7th Sunday of Easter
Rev. D. K. Schroeder
John 17:20-26 Sermon
May 20, 2007

Hymns (from The Service Book and Hymnal):
541 “Rise Up, O Men Of God”
537 “O Master Let Me Walk With Thee”
342 “In Christ There Is No East Or West” 
115 “Golden Harps Are Sounding”


TEXT (vs. 20-21): “My prayer is not for them alone. I pray also for those who will believe in me through their message, that all of them may be one, Father, just as you are in me and I am in you. May they also be in us so that the world may believe that you have sent me.”

I’m sure that you’ve all heard the news by now. On Tuesday morning of this past week, May 15th to be exact, the Rev. Jerry Falwell was called to his eternal home in heaven.

He had breakfast that morning with his long time friend and co-worker, Dr. Ronald Godwin, the executive vice president and chief operating officer at Liberty University in Lynchburg Virginia. Falwell went to his office, and Godwin went to his, right next door.

When Rev. Falwell didn’t show up for an 11.00 appointment, Dr. Godwin went to his office investigate. He found Rev. Falwell on the floor, unconscious. He was rushed to Lynchburg General Hospital, where he was pronounced dead at 12.40 pm, Eastern Standard Time.

I don’t know how you feel about Jerry Falwell. Personally, there are areas where I don’t agree with him. His theology hasn’t always been on target. Plus, I feel that he has taken things too far and maybe gone beyond where should have gone. However I still have respect for the man. And regardless of how you might feel about him, we all would have to agree that he was a very powerful and influential individual. Most certainly his heart has been in the right place, even if he has “stuck his foot into it” from time to time.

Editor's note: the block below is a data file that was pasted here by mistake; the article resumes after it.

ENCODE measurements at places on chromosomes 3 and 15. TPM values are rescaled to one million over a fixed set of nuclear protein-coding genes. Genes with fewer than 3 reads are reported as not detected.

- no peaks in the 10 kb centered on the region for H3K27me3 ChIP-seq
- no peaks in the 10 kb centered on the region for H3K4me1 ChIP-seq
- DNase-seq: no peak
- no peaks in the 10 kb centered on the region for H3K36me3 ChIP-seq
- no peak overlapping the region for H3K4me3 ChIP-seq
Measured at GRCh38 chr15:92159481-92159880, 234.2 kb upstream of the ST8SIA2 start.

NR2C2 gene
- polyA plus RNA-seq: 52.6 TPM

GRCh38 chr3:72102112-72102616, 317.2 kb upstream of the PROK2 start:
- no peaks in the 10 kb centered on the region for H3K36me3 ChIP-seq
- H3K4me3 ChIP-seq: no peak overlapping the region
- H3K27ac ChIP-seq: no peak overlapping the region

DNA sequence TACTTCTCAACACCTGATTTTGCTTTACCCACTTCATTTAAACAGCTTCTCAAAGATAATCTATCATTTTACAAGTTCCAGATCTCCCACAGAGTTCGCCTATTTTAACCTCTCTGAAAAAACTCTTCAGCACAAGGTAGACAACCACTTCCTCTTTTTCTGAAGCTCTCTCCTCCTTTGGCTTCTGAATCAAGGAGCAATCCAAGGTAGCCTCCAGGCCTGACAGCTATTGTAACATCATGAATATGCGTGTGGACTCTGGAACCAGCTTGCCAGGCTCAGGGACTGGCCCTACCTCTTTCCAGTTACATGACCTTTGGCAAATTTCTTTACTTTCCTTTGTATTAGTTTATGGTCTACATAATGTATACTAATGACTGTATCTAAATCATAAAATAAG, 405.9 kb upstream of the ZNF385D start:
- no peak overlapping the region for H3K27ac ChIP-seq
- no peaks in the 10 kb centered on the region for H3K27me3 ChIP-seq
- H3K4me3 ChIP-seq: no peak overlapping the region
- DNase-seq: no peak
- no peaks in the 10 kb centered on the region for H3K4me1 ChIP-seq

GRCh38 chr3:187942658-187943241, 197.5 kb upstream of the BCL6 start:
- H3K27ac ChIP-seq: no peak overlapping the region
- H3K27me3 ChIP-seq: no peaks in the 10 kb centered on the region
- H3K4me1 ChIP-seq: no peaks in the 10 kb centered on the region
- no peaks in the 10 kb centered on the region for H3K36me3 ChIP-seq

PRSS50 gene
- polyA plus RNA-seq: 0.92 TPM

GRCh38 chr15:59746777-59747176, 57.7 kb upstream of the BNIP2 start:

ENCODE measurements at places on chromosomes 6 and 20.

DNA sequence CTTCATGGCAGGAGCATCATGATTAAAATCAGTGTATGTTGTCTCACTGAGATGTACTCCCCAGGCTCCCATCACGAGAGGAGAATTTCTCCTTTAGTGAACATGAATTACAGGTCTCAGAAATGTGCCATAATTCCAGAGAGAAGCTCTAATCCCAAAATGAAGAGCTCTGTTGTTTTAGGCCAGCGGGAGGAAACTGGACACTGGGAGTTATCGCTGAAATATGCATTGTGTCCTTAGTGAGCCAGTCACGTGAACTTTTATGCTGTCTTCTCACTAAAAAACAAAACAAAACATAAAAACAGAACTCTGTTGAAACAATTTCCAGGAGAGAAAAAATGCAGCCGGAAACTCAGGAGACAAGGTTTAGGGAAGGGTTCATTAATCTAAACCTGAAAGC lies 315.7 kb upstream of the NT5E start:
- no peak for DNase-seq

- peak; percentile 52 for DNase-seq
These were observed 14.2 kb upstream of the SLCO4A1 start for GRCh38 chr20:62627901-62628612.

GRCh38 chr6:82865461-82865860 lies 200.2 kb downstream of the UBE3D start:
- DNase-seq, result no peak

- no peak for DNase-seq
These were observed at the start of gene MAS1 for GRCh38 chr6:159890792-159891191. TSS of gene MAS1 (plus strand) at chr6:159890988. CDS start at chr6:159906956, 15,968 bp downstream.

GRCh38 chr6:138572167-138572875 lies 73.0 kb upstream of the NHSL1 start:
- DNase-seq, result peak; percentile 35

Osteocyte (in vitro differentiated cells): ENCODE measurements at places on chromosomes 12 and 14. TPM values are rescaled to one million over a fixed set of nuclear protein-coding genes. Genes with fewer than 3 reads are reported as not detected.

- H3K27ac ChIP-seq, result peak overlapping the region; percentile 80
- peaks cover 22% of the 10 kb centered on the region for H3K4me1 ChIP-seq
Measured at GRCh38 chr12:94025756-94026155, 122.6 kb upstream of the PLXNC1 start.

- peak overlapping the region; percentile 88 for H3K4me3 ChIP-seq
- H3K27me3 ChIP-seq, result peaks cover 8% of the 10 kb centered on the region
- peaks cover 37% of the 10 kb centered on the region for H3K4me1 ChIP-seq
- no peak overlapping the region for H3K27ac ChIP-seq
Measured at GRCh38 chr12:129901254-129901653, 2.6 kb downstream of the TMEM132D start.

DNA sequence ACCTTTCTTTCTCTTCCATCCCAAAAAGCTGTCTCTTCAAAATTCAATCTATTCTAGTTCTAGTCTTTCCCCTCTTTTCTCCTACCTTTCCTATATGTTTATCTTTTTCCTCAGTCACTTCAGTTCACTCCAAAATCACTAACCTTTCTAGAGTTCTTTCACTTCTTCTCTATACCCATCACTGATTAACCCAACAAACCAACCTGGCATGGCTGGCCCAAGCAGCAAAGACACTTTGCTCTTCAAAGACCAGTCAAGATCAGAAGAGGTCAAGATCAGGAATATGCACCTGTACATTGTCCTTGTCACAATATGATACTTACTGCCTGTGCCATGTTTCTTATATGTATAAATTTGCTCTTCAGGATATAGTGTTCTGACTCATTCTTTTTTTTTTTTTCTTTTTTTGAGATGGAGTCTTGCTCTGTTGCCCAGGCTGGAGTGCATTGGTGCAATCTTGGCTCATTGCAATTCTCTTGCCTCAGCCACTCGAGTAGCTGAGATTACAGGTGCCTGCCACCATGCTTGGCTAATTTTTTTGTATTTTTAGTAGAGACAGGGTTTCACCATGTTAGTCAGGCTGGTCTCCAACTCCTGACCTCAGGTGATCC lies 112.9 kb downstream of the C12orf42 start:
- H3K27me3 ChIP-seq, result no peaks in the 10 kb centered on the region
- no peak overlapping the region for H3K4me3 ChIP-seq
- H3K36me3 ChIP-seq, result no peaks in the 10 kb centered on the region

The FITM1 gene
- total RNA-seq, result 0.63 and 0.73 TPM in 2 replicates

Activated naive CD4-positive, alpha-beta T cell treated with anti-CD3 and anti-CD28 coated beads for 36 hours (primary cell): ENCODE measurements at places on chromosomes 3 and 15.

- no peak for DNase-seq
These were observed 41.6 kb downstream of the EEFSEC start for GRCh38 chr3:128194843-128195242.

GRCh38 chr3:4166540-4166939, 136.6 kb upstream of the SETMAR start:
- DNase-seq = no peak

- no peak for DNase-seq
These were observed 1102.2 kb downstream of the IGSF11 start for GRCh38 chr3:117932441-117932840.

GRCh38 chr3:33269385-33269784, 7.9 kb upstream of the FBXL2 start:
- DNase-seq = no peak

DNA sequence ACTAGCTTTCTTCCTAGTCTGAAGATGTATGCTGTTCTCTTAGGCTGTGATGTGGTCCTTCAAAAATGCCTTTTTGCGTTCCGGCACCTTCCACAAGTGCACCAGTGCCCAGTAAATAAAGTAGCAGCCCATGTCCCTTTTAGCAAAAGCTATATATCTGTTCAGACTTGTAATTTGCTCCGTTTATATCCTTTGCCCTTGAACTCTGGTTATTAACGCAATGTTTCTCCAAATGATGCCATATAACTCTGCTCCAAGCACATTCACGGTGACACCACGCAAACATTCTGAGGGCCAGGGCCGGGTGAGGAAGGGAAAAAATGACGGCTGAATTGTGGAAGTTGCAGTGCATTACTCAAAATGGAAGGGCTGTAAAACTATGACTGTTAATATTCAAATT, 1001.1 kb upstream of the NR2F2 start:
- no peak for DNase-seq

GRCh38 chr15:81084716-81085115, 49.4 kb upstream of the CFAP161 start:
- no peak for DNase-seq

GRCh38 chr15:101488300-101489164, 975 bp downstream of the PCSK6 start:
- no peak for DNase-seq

Following his formal education at the Baptist Bible College in Springfield Missouri, he started the Thomas Road Baptist Church in Lynchburg Virginia. The year was 1956, and he was 22 years old at the time. 35 adults had gathered in a school cafeteria (a school which Falwell had attended as a boy) for that first service, and the offering was $135. From those humble beginnings, the church grew under Falwell’s leadership to a membership of over 24,000 and now meets in a 6,000 seat auditorium, with an additional 1,000,000 square feet of educational space. They hold four services each week.

Almost from the very beginning, Falwell began his broadcast of the Old Time Gospel Hour, which was a broadcast of the services of Thomas Road Baptist Church. Today it is broadcast on every continent except Antarctica.

In 1971, Rev. Falwell began what was then called the Lynchburg Bible College. It began with 154 students and four full-time faculty members. Today it is known as Liberty University, and has an enrollment of over 20,000 on a massive campus. It is fully accredited, and offers degrees in numerous fields of study. It was Falwell’s dream to have an educational system where students could be taught by Christian teachers with Christian principles throughout their entire acadaemic career—starting with pre-school and elementary education in a parochial school setting, and continuing through graduate school at the university.

Jerry Falwell, as you probably know, was quick to identify problems with the moral fibre in the United States. He not only found fault with some things being taught in public schools, but also with numerous social issues. Abortion, gay rights, drug and alcohol abuse, pornography, and national defense were among the issues.